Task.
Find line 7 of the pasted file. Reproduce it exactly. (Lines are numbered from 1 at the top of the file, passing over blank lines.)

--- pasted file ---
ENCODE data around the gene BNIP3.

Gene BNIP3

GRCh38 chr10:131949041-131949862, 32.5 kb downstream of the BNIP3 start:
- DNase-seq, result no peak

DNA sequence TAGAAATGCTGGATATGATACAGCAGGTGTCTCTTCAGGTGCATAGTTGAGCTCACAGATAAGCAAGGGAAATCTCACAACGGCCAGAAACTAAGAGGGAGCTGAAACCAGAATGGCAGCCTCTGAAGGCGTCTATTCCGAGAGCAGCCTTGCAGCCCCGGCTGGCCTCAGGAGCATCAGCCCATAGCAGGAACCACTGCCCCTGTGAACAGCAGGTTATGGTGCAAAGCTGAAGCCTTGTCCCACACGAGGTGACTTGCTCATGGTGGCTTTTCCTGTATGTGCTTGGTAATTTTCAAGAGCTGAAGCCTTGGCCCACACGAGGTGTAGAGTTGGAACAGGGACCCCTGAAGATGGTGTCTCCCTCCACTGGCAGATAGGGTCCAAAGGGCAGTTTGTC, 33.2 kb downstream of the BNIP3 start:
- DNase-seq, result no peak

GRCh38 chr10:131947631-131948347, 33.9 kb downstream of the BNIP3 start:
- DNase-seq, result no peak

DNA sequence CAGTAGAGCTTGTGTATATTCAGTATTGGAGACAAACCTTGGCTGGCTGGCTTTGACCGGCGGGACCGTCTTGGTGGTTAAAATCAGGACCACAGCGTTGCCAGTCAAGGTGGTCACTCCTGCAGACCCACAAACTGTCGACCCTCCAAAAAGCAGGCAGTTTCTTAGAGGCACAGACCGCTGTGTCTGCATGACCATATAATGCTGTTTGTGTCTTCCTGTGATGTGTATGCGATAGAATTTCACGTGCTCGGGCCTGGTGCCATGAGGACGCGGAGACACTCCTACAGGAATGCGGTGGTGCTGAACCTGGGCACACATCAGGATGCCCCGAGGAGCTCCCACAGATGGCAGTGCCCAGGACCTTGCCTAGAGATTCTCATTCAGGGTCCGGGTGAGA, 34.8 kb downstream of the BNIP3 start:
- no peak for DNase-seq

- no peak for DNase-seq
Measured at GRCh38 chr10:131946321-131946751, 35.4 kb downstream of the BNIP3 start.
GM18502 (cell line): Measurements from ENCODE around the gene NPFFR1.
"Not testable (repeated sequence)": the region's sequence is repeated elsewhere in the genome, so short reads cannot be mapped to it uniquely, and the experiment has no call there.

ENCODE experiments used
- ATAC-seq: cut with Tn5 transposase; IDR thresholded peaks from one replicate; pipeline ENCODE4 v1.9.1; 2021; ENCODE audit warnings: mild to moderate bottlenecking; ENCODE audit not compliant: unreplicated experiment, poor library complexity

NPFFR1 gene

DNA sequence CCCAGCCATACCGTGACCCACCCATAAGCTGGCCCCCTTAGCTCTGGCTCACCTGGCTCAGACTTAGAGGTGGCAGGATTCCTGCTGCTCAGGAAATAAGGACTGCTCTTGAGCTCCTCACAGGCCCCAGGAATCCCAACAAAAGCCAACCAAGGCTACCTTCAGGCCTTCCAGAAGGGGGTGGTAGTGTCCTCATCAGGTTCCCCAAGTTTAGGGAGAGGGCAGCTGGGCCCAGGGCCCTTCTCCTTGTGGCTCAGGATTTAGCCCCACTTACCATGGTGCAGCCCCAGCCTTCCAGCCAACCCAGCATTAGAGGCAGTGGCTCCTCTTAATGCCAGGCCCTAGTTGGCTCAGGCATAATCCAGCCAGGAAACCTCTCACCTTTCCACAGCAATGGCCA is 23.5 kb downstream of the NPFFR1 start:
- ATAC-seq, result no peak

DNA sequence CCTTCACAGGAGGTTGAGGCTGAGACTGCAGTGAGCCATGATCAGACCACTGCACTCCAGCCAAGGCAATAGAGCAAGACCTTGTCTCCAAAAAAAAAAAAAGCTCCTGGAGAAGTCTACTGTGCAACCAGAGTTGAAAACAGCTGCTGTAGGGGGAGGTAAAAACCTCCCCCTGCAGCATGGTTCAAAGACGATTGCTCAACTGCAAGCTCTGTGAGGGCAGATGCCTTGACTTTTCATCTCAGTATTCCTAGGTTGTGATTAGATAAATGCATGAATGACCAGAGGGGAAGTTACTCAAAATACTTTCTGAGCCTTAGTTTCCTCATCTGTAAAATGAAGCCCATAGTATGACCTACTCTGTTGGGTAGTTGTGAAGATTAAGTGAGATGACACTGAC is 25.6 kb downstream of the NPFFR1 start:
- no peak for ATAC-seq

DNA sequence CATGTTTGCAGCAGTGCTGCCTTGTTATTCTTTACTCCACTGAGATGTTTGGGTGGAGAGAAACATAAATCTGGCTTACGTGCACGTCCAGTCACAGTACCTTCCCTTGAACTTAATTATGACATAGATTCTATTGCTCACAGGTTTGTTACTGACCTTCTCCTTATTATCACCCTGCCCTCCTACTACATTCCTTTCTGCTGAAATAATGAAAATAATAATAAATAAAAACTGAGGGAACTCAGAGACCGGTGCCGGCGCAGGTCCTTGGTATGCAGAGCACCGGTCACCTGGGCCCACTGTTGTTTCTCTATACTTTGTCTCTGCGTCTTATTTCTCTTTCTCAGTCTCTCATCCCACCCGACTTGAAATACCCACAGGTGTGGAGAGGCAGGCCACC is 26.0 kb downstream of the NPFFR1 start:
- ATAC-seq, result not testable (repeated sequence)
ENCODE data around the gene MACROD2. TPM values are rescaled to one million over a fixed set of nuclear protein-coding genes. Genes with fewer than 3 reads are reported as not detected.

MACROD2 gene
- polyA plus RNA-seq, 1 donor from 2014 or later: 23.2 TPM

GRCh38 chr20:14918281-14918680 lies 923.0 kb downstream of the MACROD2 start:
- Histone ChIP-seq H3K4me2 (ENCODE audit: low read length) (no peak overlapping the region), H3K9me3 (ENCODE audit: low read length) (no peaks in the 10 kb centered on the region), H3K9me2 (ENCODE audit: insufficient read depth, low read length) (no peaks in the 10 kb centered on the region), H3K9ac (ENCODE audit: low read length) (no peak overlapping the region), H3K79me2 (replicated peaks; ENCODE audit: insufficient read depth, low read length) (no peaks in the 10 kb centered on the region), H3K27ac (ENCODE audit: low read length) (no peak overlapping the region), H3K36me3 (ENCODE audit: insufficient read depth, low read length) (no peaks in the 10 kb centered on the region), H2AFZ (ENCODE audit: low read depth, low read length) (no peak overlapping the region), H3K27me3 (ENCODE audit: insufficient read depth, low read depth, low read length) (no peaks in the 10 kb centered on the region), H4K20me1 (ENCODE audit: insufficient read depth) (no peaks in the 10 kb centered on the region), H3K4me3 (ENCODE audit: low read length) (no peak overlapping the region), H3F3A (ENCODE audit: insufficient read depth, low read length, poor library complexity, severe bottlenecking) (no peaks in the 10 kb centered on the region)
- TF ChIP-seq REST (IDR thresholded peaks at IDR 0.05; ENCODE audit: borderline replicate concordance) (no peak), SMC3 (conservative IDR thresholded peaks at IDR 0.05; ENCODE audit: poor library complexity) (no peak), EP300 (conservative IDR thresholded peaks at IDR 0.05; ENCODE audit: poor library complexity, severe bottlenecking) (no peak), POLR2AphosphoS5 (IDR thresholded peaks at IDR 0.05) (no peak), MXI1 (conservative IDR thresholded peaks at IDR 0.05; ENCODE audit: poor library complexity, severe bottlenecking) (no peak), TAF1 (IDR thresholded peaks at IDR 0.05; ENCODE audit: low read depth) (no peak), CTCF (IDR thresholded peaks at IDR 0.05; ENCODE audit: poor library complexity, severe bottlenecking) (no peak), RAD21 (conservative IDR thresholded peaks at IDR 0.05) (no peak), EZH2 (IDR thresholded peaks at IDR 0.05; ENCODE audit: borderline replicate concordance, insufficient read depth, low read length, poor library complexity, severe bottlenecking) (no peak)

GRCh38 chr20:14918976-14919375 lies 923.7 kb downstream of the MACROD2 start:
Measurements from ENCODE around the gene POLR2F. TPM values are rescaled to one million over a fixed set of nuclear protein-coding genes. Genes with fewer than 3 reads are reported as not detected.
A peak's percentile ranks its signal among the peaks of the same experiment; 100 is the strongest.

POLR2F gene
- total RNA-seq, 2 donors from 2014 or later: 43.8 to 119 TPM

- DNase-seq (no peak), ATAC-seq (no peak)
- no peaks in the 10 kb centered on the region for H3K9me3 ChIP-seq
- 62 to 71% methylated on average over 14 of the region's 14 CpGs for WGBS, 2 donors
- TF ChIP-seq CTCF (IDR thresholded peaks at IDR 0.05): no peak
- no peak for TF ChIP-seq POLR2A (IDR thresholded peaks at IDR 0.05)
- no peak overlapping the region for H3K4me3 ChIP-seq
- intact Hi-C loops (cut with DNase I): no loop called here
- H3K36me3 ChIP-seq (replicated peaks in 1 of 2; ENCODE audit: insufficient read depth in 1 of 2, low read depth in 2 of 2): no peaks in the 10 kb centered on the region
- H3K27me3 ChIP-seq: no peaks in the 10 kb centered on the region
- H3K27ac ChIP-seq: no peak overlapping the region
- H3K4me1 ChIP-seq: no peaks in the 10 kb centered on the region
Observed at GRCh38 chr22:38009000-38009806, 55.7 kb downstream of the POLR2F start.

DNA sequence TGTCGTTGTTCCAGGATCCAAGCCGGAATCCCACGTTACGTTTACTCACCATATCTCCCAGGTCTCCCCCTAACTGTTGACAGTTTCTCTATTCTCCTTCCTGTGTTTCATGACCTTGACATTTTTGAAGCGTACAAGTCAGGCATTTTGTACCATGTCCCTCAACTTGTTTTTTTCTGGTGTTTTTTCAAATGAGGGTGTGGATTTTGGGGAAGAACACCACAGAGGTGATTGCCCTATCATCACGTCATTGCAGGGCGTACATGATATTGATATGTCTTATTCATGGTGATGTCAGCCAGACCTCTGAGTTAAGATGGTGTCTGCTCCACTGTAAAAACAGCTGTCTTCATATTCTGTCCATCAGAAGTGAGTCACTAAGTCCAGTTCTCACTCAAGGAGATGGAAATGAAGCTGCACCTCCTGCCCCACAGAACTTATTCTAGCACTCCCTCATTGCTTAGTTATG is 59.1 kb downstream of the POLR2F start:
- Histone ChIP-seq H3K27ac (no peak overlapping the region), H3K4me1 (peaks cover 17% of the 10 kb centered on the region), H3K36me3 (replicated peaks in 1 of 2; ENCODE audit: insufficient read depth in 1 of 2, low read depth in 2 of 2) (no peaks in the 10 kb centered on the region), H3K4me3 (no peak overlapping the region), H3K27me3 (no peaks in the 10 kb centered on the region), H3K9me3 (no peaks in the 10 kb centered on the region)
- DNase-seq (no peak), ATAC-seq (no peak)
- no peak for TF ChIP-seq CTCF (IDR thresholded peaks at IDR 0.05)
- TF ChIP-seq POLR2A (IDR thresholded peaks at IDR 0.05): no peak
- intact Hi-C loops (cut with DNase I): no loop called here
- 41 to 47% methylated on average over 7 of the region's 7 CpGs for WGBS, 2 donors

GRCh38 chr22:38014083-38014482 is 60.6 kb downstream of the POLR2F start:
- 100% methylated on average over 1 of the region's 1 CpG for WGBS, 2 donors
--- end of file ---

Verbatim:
GRCh38 chr10:131947631-131948347, 33.9 kb downstream of the BNIP3 start: